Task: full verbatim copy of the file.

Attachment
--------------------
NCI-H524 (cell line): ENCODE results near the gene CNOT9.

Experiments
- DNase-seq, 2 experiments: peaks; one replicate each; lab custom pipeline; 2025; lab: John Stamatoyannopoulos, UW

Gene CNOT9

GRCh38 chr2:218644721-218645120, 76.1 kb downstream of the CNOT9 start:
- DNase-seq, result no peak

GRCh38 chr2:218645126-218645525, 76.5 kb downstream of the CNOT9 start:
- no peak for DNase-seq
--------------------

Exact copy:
NCI-H524 (cell line): ENCODE results near the gene CNOT9.

Experiments
- DNase-seq, 2 experiments: peaks; one replicate each; lab custom pipeline; 2025; lab: John Stamatoyannopoulos, UW

Gene CNOT9

GRCh38 chr2:218644721-218645120, 76.1 kb downstream of the CNOT9 start:
- DNase-seq, result no peak

GRCh38 chr2:218645126-218645525, 76.5 kb downstream of the CNOT9 start:
- no peak for DNase-seq